Popular Digital Team Conferencing App Zoom’s User Recordings With Confidential Info And Nudity Have Ended Up Online. That’s Really Scary.
The internet is a scary place and call me paranoid, but I would never create any media be it a picture, video or audio file that would embarrass me if it ends up online. I don’t use cloud storage either for anything personal or confidential. I know I am really quite irrelevant to most people and nobody would really put in effort to hack into my cloud for pictures of me just looking ugly. They would rather hack like a celebrity or an influencer, which doesn’t make it any less unethical. But my point is, it still scares us, right?
But we go ahead and use apps that access our cam and microphone without thinking twice. There’s nothing wrong with it, if the security is top-notch! However, 200 million users’ privacy is at stake as privacy-software Disconnect’s chief technology officer, Patrick Jackson found 15000 Zoom videos online and searchable by anyone, as reported by The Washington Post. Zoom is an app that lets users have a video conference and is being heavily used by people during this time. In fact, it is being used widely by people in the UAE and middle east to connect with their families back in video because barely any other video conferencing app works there.
An app which had 10 million users in December 2019 saw a major surge with people finding digital means to conduct their classes and meetings in this period of quarantine. But several of these meeting sessions, containing confidential business info, therapy sessions, school classes and nudity were found by the expert. These recordings were available on online cloud storages and could be accessed and downloaded without any passwords.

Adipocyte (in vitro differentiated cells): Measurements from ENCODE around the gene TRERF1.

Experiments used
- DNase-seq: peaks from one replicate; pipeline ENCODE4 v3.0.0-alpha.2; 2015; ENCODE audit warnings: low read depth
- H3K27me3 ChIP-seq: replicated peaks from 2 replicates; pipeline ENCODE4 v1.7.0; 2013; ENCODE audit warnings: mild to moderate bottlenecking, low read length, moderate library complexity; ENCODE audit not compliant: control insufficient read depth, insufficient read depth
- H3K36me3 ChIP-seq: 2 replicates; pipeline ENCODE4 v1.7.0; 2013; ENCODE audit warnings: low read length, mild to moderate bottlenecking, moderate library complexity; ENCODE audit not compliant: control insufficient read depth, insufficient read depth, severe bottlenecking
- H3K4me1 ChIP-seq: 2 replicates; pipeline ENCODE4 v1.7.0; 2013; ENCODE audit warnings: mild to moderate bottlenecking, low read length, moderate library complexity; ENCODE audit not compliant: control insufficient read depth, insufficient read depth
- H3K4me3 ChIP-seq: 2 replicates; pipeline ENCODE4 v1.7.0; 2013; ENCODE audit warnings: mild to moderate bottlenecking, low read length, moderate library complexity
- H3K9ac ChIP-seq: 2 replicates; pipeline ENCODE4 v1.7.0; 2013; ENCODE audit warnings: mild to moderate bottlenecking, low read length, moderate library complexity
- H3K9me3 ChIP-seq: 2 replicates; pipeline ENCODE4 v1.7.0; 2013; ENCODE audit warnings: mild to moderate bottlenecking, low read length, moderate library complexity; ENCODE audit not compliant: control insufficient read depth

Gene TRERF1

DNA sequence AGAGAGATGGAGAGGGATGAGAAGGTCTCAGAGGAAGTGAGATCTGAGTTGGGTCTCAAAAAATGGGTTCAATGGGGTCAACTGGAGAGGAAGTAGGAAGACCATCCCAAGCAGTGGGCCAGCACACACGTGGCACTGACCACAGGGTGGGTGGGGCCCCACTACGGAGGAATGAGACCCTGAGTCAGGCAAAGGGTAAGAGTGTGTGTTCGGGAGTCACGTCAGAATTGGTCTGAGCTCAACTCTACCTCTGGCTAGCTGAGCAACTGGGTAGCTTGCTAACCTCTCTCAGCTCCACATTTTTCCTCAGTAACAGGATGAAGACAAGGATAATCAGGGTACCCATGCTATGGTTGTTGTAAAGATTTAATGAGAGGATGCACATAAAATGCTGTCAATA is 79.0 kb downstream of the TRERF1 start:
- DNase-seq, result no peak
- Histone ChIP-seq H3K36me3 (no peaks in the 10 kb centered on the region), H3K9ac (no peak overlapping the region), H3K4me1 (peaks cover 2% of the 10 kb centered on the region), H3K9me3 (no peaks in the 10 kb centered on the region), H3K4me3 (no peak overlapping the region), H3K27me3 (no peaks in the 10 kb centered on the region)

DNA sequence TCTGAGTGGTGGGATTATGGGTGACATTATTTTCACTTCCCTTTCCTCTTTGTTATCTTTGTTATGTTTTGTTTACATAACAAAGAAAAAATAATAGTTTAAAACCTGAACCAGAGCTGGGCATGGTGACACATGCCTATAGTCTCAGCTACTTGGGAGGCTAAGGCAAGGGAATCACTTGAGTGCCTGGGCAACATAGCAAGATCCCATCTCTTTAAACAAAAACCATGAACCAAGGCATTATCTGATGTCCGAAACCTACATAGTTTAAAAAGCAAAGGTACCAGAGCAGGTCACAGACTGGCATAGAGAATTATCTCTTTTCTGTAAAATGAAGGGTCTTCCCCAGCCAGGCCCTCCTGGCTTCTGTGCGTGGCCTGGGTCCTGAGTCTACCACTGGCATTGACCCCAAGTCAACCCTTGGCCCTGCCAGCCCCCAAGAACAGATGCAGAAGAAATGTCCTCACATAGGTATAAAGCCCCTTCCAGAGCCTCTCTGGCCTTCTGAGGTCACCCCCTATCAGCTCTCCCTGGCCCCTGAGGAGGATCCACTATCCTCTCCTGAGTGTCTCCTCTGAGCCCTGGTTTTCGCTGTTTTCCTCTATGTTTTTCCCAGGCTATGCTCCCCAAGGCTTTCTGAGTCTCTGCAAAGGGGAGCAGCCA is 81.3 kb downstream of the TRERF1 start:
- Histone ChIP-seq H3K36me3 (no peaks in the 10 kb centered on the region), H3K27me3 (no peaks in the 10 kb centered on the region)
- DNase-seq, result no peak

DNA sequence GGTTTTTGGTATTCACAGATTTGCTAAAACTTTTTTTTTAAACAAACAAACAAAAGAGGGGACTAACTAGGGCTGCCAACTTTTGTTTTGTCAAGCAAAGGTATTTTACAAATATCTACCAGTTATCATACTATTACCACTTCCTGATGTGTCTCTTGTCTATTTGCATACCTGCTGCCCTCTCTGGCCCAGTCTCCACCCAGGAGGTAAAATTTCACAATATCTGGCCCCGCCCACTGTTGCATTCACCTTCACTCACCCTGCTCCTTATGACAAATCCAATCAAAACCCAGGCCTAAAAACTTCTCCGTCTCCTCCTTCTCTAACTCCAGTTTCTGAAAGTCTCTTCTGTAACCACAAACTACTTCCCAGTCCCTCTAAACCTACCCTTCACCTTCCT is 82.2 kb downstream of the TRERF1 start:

What’s more, these files contained the names and phone numbers of the participants in the meeting as well. Even the personal details of school children could be identified through the videos. You’re traceable and recognisable, which makes this even more dangerous.
Jackson had simply used a free online search engine to look through open cloud storage space and was horrified to find these recordings online. However, Zoom doesn’t record the meetings on its own and gives users the choice to save the recordings either on their device or on their cloud storage. All the files used identical naming convention, which made it easy to search the recordings by one and all. Zoom claims that it didn’t upload those files but it happened because the users uploaded those on cloud and probably didn’t know that they could be viewed by anyone.
Zoom CEO Eric Yuan said that they were not expecting it to be used in such frequency and thus are facing technical challenges but they are working on fixing them. A former NSA hacker recently also found two loopholes in the app that can help hackers to access users’ cam and mic. The app is being scrutinised by FBI and the New York Attorney General for lack of security.
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Even if it’s the users who ended up putting their recordings online because they didn’t know they weren’t private, if so many users wound up doing this – it’s the company’s failure! You gotta communicate and make a system that won’t require users to be on alert mode all the time.